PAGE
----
Supporters of reformist candidate Mir Hossein Mousavi — some wearing green, the colour of Mousavi's party — gather on the streets of Tehran on Saturday to protest the results of the Iranian presidential election. (Ben Curtis/Associated Press)

Political dissent in Iran in the aftermath of the national election has spread not only to the streets of Tehran, but also online, where protesters of President Mahmoud Ahmadinejad and observers of the election have battled to get news out of the country for three days.

Cellphone service was restored Sunday after it had been down since Saturday, but Iranians could still not send text messages from their mobile phones. Government filters have also cracked down on opposition party websites and social networking websites such as Twitter and Facebook, as well as mobile text messaging services. Satellite internet connections have also been disrupted.


(Associated Press)

Photo gallery

A look in pictures at the protests on the streets of Tehran and in other parts of the world since the June 12 vote.

But that hasn't prevented bloggers and activists reporting from Iran by using proxy servers to get around the censors in a game of cat and mouse.

Citizenlab, which runs out of the University of Toronto's Munk Centre for International Studies, is one of many groups making software available that allows citizens in Iran to sign on to a server that gives them secure access to web pages anywhere, bypassing government restrictions.

The software, PsiPhon, has been made available for Twitter users, as the social messaging tool has taken centre stage as a source of news from Iran since Saturday.

One of the more active posters of messages on Twitter, someone in Iran named persiankiwi, has attracted over 10,000 followers, with over 2,000 added since Monday at noon.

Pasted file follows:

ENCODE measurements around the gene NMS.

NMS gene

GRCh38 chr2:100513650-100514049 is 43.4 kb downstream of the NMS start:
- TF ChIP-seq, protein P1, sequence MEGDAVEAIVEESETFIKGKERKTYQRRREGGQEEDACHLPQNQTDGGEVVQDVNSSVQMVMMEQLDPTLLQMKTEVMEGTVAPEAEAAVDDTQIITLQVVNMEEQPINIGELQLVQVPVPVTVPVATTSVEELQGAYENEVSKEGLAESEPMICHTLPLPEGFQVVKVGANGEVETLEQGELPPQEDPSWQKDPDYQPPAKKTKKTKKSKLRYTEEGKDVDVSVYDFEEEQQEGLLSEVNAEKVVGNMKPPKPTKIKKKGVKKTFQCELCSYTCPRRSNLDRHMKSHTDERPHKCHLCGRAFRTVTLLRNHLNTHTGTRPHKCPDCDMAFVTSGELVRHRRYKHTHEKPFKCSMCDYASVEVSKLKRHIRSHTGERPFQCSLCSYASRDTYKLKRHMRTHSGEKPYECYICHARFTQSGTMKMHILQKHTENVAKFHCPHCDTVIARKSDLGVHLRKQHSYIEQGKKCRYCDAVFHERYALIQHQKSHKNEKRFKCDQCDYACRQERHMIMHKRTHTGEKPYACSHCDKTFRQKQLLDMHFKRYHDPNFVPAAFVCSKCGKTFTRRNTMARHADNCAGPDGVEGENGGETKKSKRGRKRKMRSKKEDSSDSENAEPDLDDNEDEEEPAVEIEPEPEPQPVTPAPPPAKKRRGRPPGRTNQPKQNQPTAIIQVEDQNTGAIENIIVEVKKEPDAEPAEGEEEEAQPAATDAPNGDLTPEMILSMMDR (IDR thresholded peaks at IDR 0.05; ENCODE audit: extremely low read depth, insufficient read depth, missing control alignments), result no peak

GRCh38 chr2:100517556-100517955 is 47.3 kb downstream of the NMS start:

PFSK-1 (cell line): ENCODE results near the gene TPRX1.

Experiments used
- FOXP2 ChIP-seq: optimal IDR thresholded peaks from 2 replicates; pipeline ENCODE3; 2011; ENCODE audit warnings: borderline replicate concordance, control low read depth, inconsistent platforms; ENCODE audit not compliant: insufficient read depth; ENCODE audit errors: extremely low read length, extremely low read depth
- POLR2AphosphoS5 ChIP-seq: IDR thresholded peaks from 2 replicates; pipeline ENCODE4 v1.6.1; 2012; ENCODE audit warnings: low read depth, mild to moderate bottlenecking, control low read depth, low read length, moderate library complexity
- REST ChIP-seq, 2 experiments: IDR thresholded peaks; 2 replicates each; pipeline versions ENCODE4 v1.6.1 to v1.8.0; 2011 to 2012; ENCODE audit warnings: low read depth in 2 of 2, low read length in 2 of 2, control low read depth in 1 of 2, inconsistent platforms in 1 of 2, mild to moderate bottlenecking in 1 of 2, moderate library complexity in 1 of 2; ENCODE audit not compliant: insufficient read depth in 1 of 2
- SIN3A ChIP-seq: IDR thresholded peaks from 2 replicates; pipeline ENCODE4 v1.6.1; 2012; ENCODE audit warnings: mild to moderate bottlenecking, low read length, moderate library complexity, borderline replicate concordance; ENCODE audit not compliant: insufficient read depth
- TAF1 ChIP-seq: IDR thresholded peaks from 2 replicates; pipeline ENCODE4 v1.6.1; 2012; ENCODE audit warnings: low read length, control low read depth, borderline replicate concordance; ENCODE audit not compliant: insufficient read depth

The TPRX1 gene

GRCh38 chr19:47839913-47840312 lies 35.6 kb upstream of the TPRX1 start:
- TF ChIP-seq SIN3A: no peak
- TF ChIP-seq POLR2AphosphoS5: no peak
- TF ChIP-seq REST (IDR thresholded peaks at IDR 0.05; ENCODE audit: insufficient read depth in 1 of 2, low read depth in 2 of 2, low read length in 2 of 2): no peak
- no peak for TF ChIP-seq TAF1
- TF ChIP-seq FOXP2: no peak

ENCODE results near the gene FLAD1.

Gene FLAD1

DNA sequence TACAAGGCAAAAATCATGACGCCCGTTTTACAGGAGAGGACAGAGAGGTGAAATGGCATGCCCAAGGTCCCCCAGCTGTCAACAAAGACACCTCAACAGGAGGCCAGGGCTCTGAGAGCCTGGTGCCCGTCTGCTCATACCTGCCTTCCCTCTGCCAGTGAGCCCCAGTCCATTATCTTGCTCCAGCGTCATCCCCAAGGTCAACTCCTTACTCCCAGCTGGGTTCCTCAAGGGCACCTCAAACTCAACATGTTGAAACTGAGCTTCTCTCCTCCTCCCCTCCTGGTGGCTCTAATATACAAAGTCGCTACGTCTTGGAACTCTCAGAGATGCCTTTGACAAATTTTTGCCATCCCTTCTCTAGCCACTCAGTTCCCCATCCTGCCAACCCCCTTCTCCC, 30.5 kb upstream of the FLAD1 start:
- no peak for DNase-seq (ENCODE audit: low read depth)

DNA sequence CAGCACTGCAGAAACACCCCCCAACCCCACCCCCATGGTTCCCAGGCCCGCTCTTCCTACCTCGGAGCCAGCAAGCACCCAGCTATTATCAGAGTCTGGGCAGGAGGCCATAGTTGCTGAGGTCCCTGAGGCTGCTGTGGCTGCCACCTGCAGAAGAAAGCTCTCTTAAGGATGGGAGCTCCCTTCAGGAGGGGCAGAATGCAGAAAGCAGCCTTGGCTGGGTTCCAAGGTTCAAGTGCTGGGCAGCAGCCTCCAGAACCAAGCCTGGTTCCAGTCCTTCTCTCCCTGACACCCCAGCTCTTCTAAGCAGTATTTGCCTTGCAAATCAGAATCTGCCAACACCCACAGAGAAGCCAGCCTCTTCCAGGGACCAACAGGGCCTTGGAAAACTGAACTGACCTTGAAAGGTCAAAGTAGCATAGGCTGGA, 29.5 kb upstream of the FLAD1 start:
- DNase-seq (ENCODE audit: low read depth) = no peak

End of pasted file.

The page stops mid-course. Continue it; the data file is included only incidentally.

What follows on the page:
"We are going offline to get a phone free for calling out. we are also moving location — too long here — is dangerous," the poster wrote at about 10:30 p.m. local time (2:00 p.m. ET), followed by a post an hour and a half later: "3 of our group missing from afternoon — we have no news from them."

Sharing information

Twitter users in Iran have shared pictures from street protests, passed on information about which cities are affected by internet and mobile phone outages and planned rallies and further protests.

There are also reports of distributed denial of service attacks (DDOS) being launched on Iran government websites, though it's not clear what effect they are having.

The website of President Mahmoud Ahmadinejad displayed a message at 4:00 p.m. ET reading "The maximum number of user reached, Server is too busy, please try again later," but there are reports that internet access across the country is sporadic.

As one person with the Twitter name azarnoush reports from Shiraz, Iran: "Internet is at the lowest possible speed."

With files from The Associated Press